You were dead because of your sins and because your sinful nature was not yet cut away. Then God made you alive with Christ, for he forgave all our sins. 14 He canceled the record of the charges against us and took it away by nailing it to the cross. Col 2:13–14. NLT2
25 Please, LORD, please save us. Please, LORD, please give us success. 26 Bless the one who comes in the name of the LORD. We bless you from the house of the LORD. 27 The LORD is God, shining upon us. Take the sacrifice and bind it with cords on the altar. 28 You are my God, and I will praise you! You are my God, and I will exalt you! Psalm 118:25-28 (NLT2)
What should happen in genuine conversion? What should a man or woman feel in the transaction of the new birth?
There ought to be that real and genuine cry of pain. That is why I do not like the kind of evangelism that tries to invite people into the fellowship of God by signing a card.
There should be a birth from above and within. There should be the terror of seeing ourselves in violent contrast to the holy, holy, holy God. Unless we come into this place of conviction and pain, I am not sure how deep and real our repentance will ever be.
First of all, it is true that not only should Christians regard and recognize as sin the actual violation of God’s commandments in their deeds, but they should also perceive and recognize that the horrible, dreadful, inherited disease corrupting their entire nature is above all actual sin and indeed is the “chief sin.”  It is the root and fountainhead of all actual sins.
Paul exhorts us to take for granted that we have already received as a pure gift in baptism all that we need in order to attain salvation by virtue of Christ’s passion, death, and resurrection. We have only to enter by faith into the kingdom that has already been established in the depth of our spirit and take possession of it. Thus, if we truly give ourselves to God in faith and open our minds and hearts to him, we may begin to find him in the silence of the prayer of faith very quickly
I just received several ads for several events on worship. Some of these were invites from friends, somewhere corporate ads for conferences, with nationally renowned speakers. Each was interesting, and if it wasn’t for working on my dissertation, I would probably attend one or two of these events, probably the ones that are more small group dialogue based, and see worship as more than singing.
As I was reading my devotional readings this morning, I was struck by an old thought.
The power of worship is not based on the music, or how a liturgy is delivered.
The power of worship is a reaction to the power of God, which delivers us from the bondage of sin!
The more we feel the pain caused by our sin, and the “violent contrast to the holy, holy, holy God, the more His merciful healing touch means to us. The more that means to us, the more worship is generated in our soul. This is the point of Tozer, but it is also seen in the quote from the Lutheran Confessions, seen in blue. There we see the incredible debilitating power of original sin, for in that would all other sins are created.
Sin is brutal, and though we know in our minds the cause and the cure, to deal with it is hard. It is painful, and to be honest, we would rather treat the guilt and shame as if it were grief. We will deny we sinned, or that it is as brutally painful as it is. We will try to negotiate or bargain away the pain it causes. We will get angry, at God, at others, and finally, honestly, at ourselves. Our inability to do anything about it can cause severe depression, and ultimately, we have to options to accept.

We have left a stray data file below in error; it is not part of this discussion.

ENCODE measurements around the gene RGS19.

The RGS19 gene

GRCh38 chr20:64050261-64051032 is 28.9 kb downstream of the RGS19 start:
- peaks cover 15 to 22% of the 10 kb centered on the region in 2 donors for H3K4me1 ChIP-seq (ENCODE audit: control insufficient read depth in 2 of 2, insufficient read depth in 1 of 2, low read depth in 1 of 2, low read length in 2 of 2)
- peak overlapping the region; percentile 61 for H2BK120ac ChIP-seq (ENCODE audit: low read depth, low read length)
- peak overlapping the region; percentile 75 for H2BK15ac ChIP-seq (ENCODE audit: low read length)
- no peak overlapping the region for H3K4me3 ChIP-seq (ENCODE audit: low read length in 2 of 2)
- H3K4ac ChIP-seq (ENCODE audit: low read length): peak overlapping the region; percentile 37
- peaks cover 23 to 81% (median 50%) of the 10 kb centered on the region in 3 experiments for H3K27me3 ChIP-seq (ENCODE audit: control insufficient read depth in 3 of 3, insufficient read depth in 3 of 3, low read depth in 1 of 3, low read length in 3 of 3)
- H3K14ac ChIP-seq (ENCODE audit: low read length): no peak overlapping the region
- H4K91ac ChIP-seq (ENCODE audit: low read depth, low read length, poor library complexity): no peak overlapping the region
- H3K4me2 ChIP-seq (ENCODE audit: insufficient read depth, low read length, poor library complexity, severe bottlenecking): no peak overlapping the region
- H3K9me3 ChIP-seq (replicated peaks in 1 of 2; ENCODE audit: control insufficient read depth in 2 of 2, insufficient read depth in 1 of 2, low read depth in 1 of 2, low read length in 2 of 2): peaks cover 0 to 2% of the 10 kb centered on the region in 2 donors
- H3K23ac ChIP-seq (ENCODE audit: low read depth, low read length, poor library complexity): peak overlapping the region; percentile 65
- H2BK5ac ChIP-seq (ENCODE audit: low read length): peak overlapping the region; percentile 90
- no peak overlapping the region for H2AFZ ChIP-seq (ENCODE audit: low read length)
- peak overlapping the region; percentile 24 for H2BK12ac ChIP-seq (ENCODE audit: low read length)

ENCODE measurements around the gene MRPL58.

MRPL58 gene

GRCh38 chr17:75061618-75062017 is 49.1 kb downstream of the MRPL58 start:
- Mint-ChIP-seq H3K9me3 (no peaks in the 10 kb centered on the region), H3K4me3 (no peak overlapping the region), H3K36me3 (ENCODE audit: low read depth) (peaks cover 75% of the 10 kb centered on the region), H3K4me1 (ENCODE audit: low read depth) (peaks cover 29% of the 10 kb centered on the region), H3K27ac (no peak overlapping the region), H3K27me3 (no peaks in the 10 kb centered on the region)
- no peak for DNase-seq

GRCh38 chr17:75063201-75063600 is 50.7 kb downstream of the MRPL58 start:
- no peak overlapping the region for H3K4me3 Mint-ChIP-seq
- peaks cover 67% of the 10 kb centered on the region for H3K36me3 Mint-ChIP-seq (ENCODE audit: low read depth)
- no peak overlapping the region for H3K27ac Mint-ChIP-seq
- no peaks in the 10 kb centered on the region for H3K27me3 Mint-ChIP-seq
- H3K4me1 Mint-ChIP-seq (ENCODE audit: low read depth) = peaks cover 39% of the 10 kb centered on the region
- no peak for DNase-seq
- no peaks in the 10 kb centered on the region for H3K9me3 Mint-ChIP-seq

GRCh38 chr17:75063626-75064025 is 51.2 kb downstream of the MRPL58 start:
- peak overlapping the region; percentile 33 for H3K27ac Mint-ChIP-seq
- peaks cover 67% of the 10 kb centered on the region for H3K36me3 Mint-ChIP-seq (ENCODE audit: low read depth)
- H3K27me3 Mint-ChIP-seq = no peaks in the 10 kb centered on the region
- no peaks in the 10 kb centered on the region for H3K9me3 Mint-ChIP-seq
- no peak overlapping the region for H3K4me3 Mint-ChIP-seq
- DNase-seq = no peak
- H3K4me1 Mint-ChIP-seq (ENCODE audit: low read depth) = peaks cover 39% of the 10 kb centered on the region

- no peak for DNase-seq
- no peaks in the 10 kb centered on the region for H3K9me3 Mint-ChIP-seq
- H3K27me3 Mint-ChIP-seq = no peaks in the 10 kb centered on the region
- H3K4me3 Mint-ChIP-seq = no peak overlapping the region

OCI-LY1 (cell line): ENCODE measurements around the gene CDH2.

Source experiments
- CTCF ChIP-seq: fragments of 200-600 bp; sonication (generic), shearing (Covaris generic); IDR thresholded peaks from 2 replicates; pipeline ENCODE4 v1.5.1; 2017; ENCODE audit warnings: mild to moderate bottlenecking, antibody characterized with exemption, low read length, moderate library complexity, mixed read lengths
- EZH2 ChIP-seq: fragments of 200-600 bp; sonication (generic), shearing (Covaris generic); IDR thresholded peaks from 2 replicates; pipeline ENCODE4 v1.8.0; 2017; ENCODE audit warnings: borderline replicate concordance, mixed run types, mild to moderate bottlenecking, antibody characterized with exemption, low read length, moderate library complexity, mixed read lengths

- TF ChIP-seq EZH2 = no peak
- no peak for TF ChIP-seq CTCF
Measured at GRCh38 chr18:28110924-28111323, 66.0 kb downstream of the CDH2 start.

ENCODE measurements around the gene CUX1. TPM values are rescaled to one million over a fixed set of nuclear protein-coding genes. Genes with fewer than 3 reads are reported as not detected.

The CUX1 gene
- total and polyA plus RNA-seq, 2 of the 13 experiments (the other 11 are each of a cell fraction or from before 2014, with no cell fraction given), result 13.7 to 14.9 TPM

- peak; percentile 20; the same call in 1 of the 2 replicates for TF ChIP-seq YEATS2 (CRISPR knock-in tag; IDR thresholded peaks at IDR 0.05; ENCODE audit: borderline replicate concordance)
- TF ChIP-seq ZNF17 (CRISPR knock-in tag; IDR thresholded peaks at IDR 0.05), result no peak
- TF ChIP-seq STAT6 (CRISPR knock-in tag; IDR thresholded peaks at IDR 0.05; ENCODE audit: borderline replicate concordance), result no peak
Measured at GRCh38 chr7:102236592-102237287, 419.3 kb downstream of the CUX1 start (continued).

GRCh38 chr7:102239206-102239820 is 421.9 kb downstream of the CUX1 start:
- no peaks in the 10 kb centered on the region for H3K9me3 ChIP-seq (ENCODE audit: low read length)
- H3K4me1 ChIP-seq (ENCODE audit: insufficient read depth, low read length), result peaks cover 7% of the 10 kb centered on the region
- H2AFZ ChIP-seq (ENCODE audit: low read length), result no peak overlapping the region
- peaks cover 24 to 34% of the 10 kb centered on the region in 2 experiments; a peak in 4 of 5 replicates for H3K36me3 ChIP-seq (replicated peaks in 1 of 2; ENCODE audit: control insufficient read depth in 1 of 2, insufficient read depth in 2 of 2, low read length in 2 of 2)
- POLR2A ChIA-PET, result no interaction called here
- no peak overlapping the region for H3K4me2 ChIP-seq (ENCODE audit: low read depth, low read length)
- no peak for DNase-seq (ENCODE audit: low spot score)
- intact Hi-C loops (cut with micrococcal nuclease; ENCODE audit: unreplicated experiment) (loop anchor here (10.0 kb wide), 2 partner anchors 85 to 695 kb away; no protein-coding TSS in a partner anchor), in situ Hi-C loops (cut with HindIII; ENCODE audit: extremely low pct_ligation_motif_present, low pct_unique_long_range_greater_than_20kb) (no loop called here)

That we are sinners, so we might as well enjoy it.
Or that God loves us so passionately, so completely, so intimately that He took on that sin, removed it, and brings us into His Kingdom.
All that weight of guilt and shame is gone. The wounds of our sin and the world’s unrighteousness – healed completely! What was broken in our lives is restored completely! Better than the original! What was corruptible is incorruptible, what was mortal, now is immortal!
This is the masterpiece God has made of our lives,
An amazing masterpiece.
Looking in the mirror, seeing our lives as Jesus does, for this is the joy He looked forward to as He died for you an me… is amazing.
It is worthy of all our thanks, and all our praise.
So the secret to powerful, pure worship… is found when we see ourselves as wretches, but realize God saves wretches like us….and so we cry out to Him.
No other sophisticated, choreographed, orchestration compares to knowing the God who loves us is here.
Lord, help us cry out to You, for only you can heal our sin caused wounds. Only You can restore our brokenness. Only Your mercy and love can change us. Help us see Your hand at work… and then, Father, receive our praise and thanks! AMEN!
A. W. Tozer, Tozer for the Christian Leader (Chicago: Moody Publishers, 2015).
“Article 1: Concerning Original Sin. The Solid Declaration of the Formula of Concord, Robert Kolb, Timothy J. Wengert, and Charles P. Arand, The Book of Concord: The Confessions of the Evangelical Lutheran Church (Minneapolis, MN: Fortress Press, 2000), 533.
Thomas Keating, The Daily Reader for Contemplative Living: Excerpts from the Works of Father Thomas Keating, O.C.S.O., Sacred Scripture, and Other Spiritual Writings, ed. S. Stephanie Iachetta (New York; London; New Delhi; Sydney: Bloomsbury, 2009), 231.